William Beale (college head)

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William Beale (died 1651) was an English royalist churchman, Master in turn of Jesus College, Cambridge and St John's College, Cambridge. He was subjected to intense attacks by John Pym from 1640, for an unpublished sermon he had given in 1635 supporting royal prerogative. According to Glenn Burgess, Pym's attention to Beale was because he exhibited a rare combination of Arminian or Laudian theological views with explicit political views tending to absolutism.[1]

Life[edit]

He was elected from Westminster School to a scholarship at Trinity College, Cambridge, in 1605, and proceeded B.A. in 1610.[2] He was chosen a fellow of Jesus College in the same university in 1611, commenced M.A. in 1613, was appointed archdeacon of Caermarthen in 1623, and was created D.D. in 1627. Beale became master of Jesus College on 14 July 1632, and on 20 February 1634 he was admitted master of St. John's College. In 1634 he was chosen to be vice-chancellor of the university. On 27 October 1637 he was presented by the king to the rectory of Paulerspury in Northamptonshire. He had also the rectory of Cottingham in the same county, and in 1639 he was presented to the sinecure rectory of Aberdaron.

In the year 1642 Beale took an active part in urging the various colleges to send money and plate to the king at Nottingham. Oliver Cromwell, having failed to intercept the treasure in Huntingdonshire, proceeded to Cambridge with a large force. He surrounded St. John's College while its inmates were in the chapel, and took as prisoners Beale, Edward Martin, and Richard Sterne, Master of Jesus College. He brought them to the Tower of London. At this period Beale was deprived of his mastership and all his ecclesiastical preferments. From the Tower the prisoners were moved to Lord Petre's house in Aldersgate Street.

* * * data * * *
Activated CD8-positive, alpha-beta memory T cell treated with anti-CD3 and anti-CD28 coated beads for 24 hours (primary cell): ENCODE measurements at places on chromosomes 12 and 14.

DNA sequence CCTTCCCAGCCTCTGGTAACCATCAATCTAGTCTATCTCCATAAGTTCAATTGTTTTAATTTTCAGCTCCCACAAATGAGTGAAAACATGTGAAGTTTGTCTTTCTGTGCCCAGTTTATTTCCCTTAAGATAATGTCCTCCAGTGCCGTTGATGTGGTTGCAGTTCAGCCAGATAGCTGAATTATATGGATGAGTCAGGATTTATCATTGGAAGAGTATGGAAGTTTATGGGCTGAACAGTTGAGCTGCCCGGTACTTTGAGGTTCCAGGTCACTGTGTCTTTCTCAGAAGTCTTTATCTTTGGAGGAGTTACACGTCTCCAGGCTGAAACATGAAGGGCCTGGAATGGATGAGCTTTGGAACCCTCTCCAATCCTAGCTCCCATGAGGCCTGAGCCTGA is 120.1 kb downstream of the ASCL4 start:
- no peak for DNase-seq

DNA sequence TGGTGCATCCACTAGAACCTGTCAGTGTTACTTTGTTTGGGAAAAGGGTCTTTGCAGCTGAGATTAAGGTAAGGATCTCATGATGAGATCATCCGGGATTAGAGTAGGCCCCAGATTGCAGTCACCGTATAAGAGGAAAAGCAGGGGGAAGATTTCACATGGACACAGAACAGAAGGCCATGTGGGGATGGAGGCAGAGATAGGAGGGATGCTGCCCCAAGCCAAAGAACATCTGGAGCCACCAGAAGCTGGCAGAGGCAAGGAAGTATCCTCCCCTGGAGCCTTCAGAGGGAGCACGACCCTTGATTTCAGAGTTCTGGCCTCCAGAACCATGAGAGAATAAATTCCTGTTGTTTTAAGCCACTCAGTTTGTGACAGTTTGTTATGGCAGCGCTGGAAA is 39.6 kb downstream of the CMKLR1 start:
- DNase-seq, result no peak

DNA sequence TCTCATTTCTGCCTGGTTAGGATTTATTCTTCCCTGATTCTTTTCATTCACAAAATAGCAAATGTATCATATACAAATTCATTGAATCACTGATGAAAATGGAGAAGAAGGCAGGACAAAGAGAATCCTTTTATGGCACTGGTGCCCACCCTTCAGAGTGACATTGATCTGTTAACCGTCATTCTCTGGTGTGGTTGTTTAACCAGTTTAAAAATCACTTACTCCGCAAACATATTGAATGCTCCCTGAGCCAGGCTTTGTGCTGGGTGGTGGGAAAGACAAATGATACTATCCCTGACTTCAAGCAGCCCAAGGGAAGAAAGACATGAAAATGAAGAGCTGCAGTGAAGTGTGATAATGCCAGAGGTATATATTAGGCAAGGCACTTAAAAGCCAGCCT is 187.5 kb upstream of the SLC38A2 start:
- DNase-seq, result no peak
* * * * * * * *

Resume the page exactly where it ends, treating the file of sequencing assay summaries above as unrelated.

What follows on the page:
After a confinement of three years, Beale was released by exchange, and joined the king at Oxford. There he was incorporated D.D. in 1645, and in the following year he was nominated Dean of Ely, though he was never admitted to the dignity. He was one of the divines selected by the king to accompany him to Holdenby (1646). Ultimately he went into exile and accompanied the embassy of Lord Cottington and Sir Edward Hyde to Spain. His death occurred at Madrid on 1 October 1651.

Notes[edit]

  1. ^ Glenn Burgess, The Politics of the Ancient Constitution (1992), pp. 183-6.
  2. ^ "Beale, William (BL606W)". A Cambridge Alumni Database. University of Cambridge. 

References[edit]

Academic offices
Preceded by
Roger Andrewes
Master of Jesus College, Cambridge
1632–1634
Succeeded by
Richard Sterne
Preceded by
Owen Gwyn
Master of St John's College, Cambridge
1634–1644
Succeeded by
John Arrowsmith